ARLINGTON, Texas – A baseball fan who tumbled from the second deck of Rangers Ballpark in Arlington while reaching for a foul ball Tuesday night has been identified as a North Texas firefighter.
Tyler Morris, 25, was still hospitalized Wednesday in fair condition, a hospital spokesperson told The Dallas Morning News.
Kevin Conner, a friend of Morris’ who was with him at the game, said the firefighter suffered a head injury and a sprained ankle, but no internal injuries.
Conner said Morris was joking with friends and family in the hospital Wednesday and is expected to be soon.
Hall-of-Fame pitcher and Rangers President Nolan Ryan also paid a visit to Morris Wednesday, bringing him the foul ball from the game.
Morris, who works for the Lake Cities Fire Department near Dallas, was at the Rangers-Indians game with a group of friends when he fell.
It happened in the bottom of the fifth inning when Nelson Cruz hit a foul ball into the first row of the Club Level seats along the first base line.
Morris tried to snag the ball but lost his balance and tumbled to the field deck about 30 feet below.
Conner said Morris grabbed the railing briefly as he went over, and he didn’t fall on his head.
Video of the fall wasn’t broadcast, but gasps from the crowd, umpires and announcers could be heard after it happened.
"It’s a tough scene at the ballpark right now," one TV announcer said in the moments after Morris fell.
One of the first persons to come to Morris’ aid was Derek Dilday, an off-duty paramedic.
"He was breathing hard; probably the wind got knocked out of him... No bleeding," Dilday said. "He was trying to move his neck, but I was trying to hold his neck, so movement is good and he seemed OK."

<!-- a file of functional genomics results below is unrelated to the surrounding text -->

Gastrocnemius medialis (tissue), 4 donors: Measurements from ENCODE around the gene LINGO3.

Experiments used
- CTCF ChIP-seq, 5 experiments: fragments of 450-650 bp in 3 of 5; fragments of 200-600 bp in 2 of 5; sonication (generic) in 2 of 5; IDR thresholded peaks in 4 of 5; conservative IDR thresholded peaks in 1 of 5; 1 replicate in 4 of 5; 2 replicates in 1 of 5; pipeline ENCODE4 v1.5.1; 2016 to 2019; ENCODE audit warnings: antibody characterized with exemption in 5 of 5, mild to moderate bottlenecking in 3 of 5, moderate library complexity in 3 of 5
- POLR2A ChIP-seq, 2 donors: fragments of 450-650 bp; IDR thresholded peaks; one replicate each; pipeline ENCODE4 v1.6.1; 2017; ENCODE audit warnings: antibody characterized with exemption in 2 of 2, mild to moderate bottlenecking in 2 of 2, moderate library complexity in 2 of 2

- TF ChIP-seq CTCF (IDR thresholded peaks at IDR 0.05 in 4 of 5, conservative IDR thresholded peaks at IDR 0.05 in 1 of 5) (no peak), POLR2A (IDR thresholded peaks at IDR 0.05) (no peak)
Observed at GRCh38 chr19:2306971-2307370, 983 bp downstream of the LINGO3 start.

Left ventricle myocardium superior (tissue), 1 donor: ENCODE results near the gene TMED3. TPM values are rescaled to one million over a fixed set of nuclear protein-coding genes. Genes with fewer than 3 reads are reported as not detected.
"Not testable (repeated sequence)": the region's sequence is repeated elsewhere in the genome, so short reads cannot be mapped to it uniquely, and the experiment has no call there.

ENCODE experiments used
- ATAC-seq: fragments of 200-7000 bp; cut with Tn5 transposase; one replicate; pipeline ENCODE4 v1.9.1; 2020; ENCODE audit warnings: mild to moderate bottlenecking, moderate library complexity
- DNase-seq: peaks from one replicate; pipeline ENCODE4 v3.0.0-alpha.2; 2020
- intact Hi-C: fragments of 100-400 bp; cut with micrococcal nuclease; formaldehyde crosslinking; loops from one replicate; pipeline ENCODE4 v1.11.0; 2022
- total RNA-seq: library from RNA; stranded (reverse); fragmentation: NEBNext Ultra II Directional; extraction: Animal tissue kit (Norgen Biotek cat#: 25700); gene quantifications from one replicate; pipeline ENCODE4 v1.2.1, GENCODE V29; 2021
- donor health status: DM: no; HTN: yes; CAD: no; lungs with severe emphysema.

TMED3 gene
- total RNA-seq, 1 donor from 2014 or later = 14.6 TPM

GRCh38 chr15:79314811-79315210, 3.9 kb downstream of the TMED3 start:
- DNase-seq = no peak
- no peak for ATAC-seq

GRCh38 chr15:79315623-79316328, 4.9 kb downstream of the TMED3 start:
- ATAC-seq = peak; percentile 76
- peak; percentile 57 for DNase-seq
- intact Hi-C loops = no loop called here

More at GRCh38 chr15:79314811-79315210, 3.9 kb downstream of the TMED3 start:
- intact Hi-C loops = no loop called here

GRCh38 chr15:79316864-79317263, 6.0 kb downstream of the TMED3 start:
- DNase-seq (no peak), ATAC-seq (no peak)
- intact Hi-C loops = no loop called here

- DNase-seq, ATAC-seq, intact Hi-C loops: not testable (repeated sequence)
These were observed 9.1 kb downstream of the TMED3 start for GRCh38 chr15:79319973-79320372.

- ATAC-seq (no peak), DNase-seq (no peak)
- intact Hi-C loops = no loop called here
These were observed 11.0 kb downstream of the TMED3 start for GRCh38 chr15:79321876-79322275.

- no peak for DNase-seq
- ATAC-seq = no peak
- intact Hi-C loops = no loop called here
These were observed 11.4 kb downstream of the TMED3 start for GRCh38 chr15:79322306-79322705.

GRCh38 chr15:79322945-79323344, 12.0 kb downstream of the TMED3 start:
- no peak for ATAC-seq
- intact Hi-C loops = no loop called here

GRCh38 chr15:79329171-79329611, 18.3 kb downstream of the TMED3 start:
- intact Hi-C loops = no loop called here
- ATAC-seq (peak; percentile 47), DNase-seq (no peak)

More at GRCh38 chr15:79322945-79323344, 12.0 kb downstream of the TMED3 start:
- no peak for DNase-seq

Emergency personnel rushed Morris away on a gurney around 8:35 p.m., and he was taken to John Peter Smith Hospital in Fort Worth.
Four other people were hurt when Morris fell, but they were all treated at the ballpark.
One of the injured – a boy – suffered a bruise to his face, team officials said.
The game was stopped for 16 minutes, and several players on the field looked shaken. The Rangers won 12-1.
"It was amazing; it was unbelievable, it really was," Dilday said.
Cruz wasn’t available after the game. Cleveland pitcher Justin Masterson said he saw the fall and thought it might have affected some of the players.
"I’m sure in some way it did," he said. "It’s not something you see at the ballpark, and you never want to again."
Indians manager Manny Acta said he didn’t think the fall affected the outcome of the game, but admitted that it was tough to watch.
"I think the guys were pretty relieved when we got news that the guy was conscious and he was OK," Acta said. "I think everybody went back to normal when we got news that he was conscious because we were anticipating something worse. A fatality could have happened there, and you don’t want to be a witness to it."
Morris wasn’t the first fan to fall from one of the ballpark’s upper decks.
On April 11, 1994, at the Rangers’ first official game at the park, 26-year-old Hollye Minter of Plano was posing for a photo on the upper-deck railing in right field when she fell about 35 feet onto a front-row seat below.
After Minter’s fall, the Rangers posted hundreds of warning signs on railings and replaced the original 3 ¼-inch railing on the upper deck with one 46 inches high.
Minter, who suffered a broken arm, two broken ribs and fractures to bones in her neck, sued the Rangers, the city of Arlington, a Dallas architectural firm and a Washington, D.C., architect for $200,000 after the incident.
The Dallas Morning News and the Associated Press contributed to this report.